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Charlotte City Council moves closer to four-year terms and adding a new member

The Charlotte City Council voted Monday to name Braxton Winston as mayor pro tem.
City of Charlotte
Voters could decide on two significant changes to City Council in November.

The Charlotte City Council is on the verge of asking to voters to approve two significant changes to how it governs, by moving from two-year to four-terms and adding a new district representative.

The council’s budget and governance committee Tuesday unanimously approved the changes, which the full City Council will consider next. Voters would then get their say in a ballot referendum.

If voters OK the proposals — possibly this November — it would be the first change to how the city is governed since 1977. That’s when Charlotte switched from having seven at-large members who represented and were elected by the entire city to the current format, which is four at-large members and seven districts.

That change 45 years ago was led by Black leaders who wanted the city’s government to be more diverse. Creating districts allowed minority groups to elect representatives in what was then a majority-White city.

This year’s proposal is, in part, in response to how large the city has become, with nearly 900,000 residents. That's almost triple Charlotte's population in the 1980 Census.


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At-large council member LaWana Mayfield, who was a district representative last decade, said the demands on the seven district members are intense.

“The city has definitely grown a lot,” Mayfield said. “Even when I served the first time for eight years, District 3 had over 130,000 residents. That was a lot of neighborhood meetings and a lot of community conversations.”

The committee could have recommended reducing the number of at-large seats to three and still added a new district seat, but chose not to do that.

If the full council and voters approve the changes, the City Council would have 12 members. That could lead to an increase in tie votes — forcing the mayor to break ties.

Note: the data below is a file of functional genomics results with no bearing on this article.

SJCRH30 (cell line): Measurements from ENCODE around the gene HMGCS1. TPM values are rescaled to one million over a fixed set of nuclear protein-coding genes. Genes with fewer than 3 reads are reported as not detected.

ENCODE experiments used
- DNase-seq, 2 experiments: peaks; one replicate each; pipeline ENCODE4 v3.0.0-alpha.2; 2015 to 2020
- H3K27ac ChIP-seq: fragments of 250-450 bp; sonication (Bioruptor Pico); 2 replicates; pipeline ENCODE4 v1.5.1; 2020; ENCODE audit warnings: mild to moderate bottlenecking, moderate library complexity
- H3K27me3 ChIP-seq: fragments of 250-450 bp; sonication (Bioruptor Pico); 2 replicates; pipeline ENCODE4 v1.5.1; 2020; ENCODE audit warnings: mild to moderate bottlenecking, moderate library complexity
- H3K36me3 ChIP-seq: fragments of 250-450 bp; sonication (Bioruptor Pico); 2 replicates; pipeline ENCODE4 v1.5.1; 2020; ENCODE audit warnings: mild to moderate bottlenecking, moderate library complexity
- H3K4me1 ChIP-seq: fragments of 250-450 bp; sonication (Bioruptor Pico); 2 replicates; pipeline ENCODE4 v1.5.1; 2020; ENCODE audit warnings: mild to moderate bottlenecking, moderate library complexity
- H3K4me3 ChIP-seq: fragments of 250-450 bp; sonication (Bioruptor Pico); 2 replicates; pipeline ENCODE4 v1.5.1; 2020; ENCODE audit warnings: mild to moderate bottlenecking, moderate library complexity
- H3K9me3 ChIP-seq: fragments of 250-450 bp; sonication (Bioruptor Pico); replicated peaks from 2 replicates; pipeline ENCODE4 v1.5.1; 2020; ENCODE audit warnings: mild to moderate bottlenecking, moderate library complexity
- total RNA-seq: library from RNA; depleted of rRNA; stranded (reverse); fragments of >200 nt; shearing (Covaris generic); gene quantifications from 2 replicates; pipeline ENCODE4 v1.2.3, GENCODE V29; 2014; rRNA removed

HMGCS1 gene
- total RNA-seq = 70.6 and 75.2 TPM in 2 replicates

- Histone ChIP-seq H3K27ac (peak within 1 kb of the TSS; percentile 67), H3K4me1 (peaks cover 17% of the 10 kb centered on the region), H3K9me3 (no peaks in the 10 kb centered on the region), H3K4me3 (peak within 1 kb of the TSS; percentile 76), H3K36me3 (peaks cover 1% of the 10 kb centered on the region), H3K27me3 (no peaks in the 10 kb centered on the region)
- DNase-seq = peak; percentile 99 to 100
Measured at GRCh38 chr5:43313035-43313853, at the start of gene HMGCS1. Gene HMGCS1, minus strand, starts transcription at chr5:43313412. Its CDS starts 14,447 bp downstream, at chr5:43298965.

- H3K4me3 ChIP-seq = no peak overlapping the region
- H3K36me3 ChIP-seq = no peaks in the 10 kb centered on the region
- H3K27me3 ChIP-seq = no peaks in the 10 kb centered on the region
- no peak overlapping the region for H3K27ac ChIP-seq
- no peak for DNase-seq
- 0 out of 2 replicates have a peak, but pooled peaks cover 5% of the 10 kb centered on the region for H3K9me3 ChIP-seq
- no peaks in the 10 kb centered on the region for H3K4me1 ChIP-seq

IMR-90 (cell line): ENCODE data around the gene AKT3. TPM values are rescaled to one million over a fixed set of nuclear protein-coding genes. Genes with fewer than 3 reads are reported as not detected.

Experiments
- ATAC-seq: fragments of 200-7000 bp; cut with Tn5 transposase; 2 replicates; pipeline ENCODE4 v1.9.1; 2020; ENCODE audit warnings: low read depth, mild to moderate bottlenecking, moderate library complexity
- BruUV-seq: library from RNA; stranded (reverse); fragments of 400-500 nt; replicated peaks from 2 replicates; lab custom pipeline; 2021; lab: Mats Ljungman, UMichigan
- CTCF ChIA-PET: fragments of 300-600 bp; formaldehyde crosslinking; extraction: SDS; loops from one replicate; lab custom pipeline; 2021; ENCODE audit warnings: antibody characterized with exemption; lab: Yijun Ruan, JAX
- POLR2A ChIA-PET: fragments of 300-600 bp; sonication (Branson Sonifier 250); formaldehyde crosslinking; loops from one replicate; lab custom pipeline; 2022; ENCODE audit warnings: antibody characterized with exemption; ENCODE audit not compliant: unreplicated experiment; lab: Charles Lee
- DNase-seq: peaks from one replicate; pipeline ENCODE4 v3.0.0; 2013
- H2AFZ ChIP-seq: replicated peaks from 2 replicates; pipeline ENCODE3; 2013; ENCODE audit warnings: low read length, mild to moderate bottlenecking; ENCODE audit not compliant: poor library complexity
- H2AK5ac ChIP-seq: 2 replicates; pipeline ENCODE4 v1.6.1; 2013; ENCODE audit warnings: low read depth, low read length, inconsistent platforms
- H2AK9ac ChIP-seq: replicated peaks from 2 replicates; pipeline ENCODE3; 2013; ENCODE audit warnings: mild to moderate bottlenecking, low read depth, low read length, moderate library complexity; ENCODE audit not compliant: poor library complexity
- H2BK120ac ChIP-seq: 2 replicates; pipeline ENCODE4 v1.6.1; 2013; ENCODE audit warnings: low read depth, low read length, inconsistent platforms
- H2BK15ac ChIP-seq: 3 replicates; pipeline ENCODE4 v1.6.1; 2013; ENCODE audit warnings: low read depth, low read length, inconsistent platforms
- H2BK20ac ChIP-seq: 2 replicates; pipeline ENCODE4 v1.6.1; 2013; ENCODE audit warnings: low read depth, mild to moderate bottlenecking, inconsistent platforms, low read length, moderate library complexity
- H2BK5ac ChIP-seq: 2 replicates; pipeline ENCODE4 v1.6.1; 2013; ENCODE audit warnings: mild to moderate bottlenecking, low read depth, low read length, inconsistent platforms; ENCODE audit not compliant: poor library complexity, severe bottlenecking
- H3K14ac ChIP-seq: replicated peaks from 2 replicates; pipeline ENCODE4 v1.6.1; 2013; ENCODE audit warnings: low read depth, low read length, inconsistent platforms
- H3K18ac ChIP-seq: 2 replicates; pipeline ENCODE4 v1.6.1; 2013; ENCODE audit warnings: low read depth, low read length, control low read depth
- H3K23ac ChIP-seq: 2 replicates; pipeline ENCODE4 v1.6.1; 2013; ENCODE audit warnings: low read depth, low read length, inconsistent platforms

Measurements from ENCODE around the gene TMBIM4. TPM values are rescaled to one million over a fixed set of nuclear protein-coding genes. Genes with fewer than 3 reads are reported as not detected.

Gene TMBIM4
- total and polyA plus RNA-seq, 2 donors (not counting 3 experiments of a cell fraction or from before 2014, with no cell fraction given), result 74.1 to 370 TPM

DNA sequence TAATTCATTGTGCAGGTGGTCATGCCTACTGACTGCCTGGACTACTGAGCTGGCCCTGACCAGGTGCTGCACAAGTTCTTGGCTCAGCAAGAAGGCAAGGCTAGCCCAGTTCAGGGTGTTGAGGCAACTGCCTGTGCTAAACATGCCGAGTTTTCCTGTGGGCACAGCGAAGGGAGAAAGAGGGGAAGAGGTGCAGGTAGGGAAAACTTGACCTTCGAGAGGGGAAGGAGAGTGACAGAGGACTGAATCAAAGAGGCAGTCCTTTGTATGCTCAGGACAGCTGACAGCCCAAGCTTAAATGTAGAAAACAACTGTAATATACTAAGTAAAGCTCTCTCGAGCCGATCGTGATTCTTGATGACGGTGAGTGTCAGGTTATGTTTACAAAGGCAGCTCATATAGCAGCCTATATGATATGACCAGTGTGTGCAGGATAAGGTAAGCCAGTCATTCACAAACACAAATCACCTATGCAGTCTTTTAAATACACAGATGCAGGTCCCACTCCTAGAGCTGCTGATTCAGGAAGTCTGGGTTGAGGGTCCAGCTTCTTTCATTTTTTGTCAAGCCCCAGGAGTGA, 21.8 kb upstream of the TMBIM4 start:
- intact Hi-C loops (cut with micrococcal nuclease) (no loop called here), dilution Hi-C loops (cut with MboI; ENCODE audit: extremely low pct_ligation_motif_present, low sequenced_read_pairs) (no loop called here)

Four-year terms

The other proposal was to switch from two-year terms to four-year terms for the mayor and council.

They would serve in staggered terms, meaning at least half of seats would be on the ballot every two years. That’s similar to how the Charlotte-Mecklenburg School Board is organized.

Mayfield and other council members have said the city has become so large and complex that council members need more time to govern before running for re-election. Under the current system, every seat is up for election every two years.

The city has debated moving to four-year terms several times in the past, but has never gone as far as putting the issue on the ballot.

The committee also discussed increasing the pay of council members, but took no action. Two years ago, the City Council voted to increase its pay, as well as the total compensation for the mayor.

Council members’ total pay is now roughly $52,000 — up from around $34,000. The mayor makes about $60,000 a year.

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Steve Harrison is WFAE's politics and government reporter. Prior to joining WFAE, Steve worked at the Charlotte Observer, where he started on the business desk, then covered politics extensively as the Observer’s lead city government reporter. Steve also spent 10 years with the Miami Herald. His work has appeared in The Washington Post, the Sporting News and Sports Illustrated.